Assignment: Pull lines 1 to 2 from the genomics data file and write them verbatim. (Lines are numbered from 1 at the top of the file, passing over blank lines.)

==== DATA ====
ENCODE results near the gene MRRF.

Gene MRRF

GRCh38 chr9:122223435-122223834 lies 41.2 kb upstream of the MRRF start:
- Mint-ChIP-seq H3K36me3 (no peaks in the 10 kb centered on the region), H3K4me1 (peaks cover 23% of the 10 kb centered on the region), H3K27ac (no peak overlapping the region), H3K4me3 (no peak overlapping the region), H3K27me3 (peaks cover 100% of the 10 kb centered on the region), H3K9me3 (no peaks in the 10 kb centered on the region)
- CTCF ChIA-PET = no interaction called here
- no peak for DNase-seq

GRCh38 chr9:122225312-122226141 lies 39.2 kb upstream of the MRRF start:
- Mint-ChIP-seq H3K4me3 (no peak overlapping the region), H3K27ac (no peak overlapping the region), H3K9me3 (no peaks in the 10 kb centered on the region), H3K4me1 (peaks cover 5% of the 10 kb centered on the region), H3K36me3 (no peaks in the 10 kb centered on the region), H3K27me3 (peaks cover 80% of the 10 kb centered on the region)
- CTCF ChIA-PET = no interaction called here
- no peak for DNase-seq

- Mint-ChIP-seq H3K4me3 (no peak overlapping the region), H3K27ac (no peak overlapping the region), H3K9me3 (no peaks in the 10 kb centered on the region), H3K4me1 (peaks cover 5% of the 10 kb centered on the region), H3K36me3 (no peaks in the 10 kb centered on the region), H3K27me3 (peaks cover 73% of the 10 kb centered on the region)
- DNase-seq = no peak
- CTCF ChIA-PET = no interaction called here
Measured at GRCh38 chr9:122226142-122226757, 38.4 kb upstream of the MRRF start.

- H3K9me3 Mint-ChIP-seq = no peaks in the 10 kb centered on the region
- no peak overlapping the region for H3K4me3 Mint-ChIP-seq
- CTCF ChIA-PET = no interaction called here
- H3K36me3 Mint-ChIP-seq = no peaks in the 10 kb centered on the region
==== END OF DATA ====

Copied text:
ENCODE results near the gene MRRF.

Gene MRRF